If two players have a card from the same month, one with a greater point value become the dealer. This player will distribute the cards.

Distribution: The dealer distributes 2 by 2, 8 cards per player and 8 cards on the table, the rest of the cards form the stock cards. On the table, if there are 4 cards from the same month, the dealer will distributes again; then, in the hand of each player, if a hand has 4 cards from the same month or 4 pairs of different months, the player gets 6 points and the round is over.

Play: Players take turns to get the cards on the table and form a yaku to score points. First step, the first player must match a pair with the same month with a card from his hand and a card on table. If on the table, there are three cards of the same month, the player gathers the four cards.

But if he doesn't find a matching card, he must discard one card from his hand on the table. Second step, he draws a card from the stock cards and try to match a pair in the same way as before. Last step, the player recovers one or two matching pairs of cards, he places beside him.

He checks whether he can form a yaku with the won cards. If no yaku is possible, his turn ends. By continuing, he may form a new yaku to increase his score at the end of the round. If each players has exhausted its 8 cards and none can form a yaku, the round ends with 0 points for each player, we go for the next round.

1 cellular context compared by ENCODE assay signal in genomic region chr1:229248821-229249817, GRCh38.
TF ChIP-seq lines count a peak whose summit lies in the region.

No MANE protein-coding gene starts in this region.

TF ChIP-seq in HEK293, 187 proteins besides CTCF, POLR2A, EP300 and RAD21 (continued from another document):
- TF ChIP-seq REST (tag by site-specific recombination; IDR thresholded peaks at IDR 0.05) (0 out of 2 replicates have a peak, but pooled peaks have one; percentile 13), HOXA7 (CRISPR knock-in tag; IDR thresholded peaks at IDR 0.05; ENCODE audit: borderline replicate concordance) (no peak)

Rule of multiplication of points: At the end of a round, players will check whether: If a player scores more than 7 points, his score is doubled.

If a player scores points and his opponent had announced Koi, his score is doubled. If a player scores more than 7 points and his opponent had announced Koi, his score is quadrupled. End of the game: After the 6 or 12 rounds, the scores marked in each round are added, the player with the highest score wins. Yaku :.

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There is two kind of calling "Koi-koi" and "Stop", if you want to continue, you say "Koi-koi. Hanafuda are playing cards of Japanese origin karuta cards , used to play a number of games. The name literally translates as "flower cards". Koi-koi is a game for two players at a time.

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It has 48 cards divided into 12 months of the japanese calendar. Each month features a floral theme and symbols proposed by the japanese nature through the seasons of a year. This playing cards is also present in Korea hwatu and Hawaii. The origins of Hanafuda come from the 16 th century when a portuguese missionary and his team brought a deck of 48 playing cards in Japan, Hombre, a card game from Spain. The japanese playing cards was only allowed among the nobility, therefore the portuguese game became quickly popular among the japanese lower class. When Japan closed its borders, all foreign card games were banned. Therefore, several playing cards were created: a deck of 75 cards inspired by chinese warrior art and several decks of 48 cards that are close to the modern Hanafuda.